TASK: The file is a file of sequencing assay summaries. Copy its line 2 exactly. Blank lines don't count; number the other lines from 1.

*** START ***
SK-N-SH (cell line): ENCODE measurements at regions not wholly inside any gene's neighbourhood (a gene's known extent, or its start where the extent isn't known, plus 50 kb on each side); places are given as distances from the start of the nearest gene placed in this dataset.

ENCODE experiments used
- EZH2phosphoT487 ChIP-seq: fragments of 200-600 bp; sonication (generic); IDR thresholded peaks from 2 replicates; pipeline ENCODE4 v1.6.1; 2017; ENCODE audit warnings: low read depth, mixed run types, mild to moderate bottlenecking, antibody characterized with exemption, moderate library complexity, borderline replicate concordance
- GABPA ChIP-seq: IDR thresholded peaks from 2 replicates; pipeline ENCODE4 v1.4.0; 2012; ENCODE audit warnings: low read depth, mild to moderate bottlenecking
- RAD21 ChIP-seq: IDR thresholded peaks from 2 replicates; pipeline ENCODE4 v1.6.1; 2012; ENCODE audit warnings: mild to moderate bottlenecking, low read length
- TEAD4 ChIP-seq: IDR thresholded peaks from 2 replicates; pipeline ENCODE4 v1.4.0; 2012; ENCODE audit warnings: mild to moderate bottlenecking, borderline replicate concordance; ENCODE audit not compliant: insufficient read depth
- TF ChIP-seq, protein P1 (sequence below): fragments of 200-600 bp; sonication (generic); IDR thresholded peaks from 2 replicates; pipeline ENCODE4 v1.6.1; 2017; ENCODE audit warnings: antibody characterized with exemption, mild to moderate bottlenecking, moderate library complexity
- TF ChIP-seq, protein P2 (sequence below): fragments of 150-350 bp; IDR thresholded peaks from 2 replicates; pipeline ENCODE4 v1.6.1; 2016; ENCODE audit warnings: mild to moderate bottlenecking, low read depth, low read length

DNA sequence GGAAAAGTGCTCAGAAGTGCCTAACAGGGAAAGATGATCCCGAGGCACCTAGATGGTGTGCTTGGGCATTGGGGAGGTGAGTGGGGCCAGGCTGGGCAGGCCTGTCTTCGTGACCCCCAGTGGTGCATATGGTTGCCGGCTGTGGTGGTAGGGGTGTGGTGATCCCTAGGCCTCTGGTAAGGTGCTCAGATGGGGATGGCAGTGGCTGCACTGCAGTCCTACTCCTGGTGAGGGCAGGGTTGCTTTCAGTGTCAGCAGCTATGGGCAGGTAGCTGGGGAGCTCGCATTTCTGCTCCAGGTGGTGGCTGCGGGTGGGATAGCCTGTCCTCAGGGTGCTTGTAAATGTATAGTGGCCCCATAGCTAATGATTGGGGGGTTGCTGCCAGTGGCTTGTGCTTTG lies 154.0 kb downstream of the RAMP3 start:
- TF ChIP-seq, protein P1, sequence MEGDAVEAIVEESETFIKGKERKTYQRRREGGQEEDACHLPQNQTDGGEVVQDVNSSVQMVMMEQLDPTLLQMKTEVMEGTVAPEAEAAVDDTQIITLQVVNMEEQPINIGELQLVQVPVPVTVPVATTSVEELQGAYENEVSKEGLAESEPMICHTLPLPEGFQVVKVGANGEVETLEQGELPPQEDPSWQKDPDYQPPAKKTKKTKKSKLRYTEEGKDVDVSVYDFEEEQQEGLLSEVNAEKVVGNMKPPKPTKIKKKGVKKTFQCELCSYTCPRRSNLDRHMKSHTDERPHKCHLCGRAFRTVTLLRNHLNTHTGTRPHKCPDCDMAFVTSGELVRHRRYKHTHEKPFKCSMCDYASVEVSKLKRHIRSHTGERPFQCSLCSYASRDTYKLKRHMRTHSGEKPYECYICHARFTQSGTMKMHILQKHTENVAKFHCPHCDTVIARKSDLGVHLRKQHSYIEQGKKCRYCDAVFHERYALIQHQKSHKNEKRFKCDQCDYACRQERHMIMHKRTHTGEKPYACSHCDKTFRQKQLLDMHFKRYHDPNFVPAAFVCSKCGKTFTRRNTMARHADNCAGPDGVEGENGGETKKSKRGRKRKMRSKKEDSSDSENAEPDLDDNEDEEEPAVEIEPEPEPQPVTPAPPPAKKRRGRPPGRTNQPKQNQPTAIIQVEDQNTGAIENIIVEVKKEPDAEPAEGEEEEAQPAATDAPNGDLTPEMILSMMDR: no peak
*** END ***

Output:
ENCODE experiments used